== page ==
# How does the 'QuantumInsert' attack work?

I recently stumbled on descriptions of the 'QuantumInsert' attack (mainly used by the TAO group from NSA). This technique seems to be massively used to perform man-in-the-middle or man-on-the-side attacks to insert viruses on specifically targeted computer systems.

Bruce Schneier has several notes on it (see here and there and probably more...). It is also cited in articles published by Spiegel (in English) (see here).

If I understand well, this technique may be used to insert small payloads that are inserted in an HTML page that is currently loaded from a legitimate website. One could probably insert small JavaScript application made to penetrate the web browser of the target (if I understood well).

Now, I would like to know more about the limits of this technique. I read it that only NSA could get access to this kind of attacks, but could other governments, or big companies master this technique too ?

And, finally, I would like to know if there are some ways to protect your web access from this attack (at an individual level) ?

Edit: Just a good explanation from the 30C3 (Dec 2013) in this talk.

"And, finally, I would like to know if there are some ways to protect your web access from this attack (at an individual level) ?" The answer to this question is no. Some attacks would never touch your server. Here is a simple ASCII drawing to explain it all.

Visitor (me) --> my ISP (1) --> another provider (2) --> another provider (3) --> your server (4)


At any point between 1-3 there will be many routers and switches. Any attacker can modify data BEFORE it gets back to me. Consider the following. You have a website which solely displays the time, nothing more. There is no HTML code, nothing but the time is displayed. At ANY point in time along the wire, a TAP can be placed to modify data:

Me --> go get the time --> your server
Your server --> here is the time --> network (this is beyond your control now)


The attack?

Your server --> here is the time --> network --> TAP (modify this page) --> me


See the dilemma? You can shout: "but SSL! and TLS!" and it will do nothing against a signed cert being injected. You can shout: "I will MD5 checksum the page!" But you're missing the underlying point, you can only control, what you control. The harsh reality is there is little you can do at the end of the day.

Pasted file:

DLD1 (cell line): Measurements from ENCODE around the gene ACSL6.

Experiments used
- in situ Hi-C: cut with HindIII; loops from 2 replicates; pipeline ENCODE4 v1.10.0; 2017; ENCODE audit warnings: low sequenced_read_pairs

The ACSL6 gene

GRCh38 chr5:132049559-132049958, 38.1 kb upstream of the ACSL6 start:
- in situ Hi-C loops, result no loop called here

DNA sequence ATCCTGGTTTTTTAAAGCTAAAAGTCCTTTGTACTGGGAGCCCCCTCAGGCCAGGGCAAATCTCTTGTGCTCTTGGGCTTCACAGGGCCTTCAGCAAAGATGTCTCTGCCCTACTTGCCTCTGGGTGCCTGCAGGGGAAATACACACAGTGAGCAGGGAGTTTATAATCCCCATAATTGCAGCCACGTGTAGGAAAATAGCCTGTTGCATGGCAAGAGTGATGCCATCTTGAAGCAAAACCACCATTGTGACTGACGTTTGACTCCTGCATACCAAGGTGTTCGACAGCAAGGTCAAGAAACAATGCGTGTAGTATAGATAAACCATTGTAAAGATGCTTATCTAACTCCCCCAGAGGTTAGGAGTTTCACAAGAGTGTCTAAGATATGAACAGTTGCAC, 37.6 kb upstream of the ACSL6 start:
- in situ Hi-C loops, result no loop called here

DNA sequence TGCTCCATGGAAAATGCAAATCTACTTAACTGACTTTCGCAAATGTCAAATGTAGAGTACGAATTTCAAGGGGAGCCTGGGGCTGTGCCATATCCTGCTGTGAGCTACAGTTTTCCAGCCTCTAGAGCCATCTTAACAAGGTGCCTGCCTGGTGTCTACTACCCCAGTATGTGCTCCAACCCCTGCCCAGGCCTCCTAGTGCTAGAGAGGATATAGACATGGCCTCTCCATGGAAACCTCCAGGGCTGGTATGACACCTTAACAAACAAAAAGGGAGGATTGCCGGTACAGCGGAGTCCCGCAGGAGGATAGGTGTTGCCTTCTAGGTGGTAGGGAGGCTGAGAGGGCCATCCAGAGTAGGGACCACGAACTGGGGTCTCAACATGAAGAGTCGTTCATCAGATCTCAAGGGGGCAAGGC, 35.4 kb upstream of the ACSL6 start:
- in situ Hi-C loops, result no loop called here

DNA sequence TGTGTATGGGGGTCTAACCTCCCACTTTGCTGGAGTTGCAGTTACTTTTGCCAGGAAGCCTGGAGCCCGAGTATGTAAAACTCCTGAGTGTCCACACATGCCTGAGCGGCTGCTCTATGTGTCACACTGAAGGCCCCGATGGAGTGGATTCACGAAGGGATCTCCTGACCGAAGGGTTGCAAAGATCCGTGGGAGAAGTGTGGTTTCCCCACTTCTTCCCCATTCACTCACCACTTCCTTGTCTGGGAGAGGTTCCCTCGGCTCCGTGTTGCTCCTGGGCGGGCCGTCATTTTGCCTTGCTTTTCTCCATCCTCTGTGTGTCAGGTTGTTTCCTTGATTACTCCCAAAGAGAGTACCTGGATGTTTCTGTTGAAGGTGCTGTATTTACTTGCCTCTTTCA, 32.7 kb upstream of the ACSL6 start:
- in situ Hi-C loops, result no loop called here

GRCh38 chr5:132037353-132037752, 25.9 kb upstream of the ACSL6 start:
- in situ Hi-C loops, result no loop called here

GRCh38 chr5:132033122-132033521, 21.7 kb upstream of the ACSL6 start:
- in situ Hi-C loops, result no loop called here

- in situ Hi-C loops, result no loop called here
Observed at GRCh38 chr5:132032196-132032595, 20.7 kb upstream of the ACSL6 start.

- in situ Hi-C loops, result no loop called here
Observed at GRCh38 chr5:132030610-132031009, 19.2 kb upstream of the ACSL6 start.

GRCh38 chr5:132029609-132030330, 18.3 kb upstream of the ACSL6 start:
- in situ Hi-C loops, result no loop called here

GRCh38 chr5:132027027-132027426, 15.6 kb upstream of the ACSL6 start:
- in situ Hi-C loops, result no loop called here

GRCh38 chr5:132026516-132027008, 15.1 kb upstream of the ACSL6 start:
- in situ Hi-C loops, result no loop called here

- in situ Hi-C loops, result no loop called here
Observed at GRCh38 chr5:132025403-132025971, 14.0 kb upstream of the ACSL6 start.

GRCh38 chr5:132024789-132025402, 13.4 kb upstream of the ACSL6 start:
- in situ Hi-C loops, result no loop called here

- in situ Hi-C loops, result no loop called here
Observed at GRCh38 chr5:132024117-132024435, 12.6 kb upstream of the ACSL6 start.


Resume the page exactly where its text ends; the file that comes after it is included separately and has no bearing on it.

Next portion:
Gist of it? SSL/TLS will do little when it comes to the "web" via way of public browsing.

• I am sorry but I don't understand why SSL does not solve this. Wasn't the whole purpose of SSL to prevent MITM ? – Paul Praet Mar 14 '14 at 16:25
• Paul, whi;e SSL was created to solve this, the dilemma stems from vulnerabilities in network design. SSL will assist, but can't solve the network design problem. – munkeyoto Mar 17 '14 at 12:37
• If I want to go to www.facebook.com and the NSA replies to me before facebook can, what SSL certificate will they send to me ? They cannot use the one from facebook because they don't have the matching private key. If they use another one, my browser will detect the certificate does not belong to facebook.com. – Paul Praet Mar 18 '14 at 14:27

Well the most effective defense would likely be operating under non-standard conditions to complicate the use of known attacks. For example, if you VMed your browser, then a compromise wouldn't matter unless they could also break out of the VM, but when dealing with an attacker that is directly targeting you and has massive resources, it's probably not safe to assume that they don't have a way to break out of the VM as well, but if you can externally limit what can connect in to your system (through an external firewall) and you can make sure that only the sites you want to go with are allowed to be visited, this would theoretically provide decent protection.

Alternately, if you only loaded HTTPS content, it would prevent insertion of third party content as long as you verify the certificate (and the site you are interacting with has not allowed their private key to be compromised). Otherwise, it is reasonable to assume that any party capable of controlling a large number of routing nodes on the Internet could potentially modify your traffic if they so desired and inject a man in the middle attack.

Really it comes down to general best practices for untrusted browsing and using typical man in the middle protections. It isn't really a new threat, just confirmation of a threat we've all known was a possibility for a long time.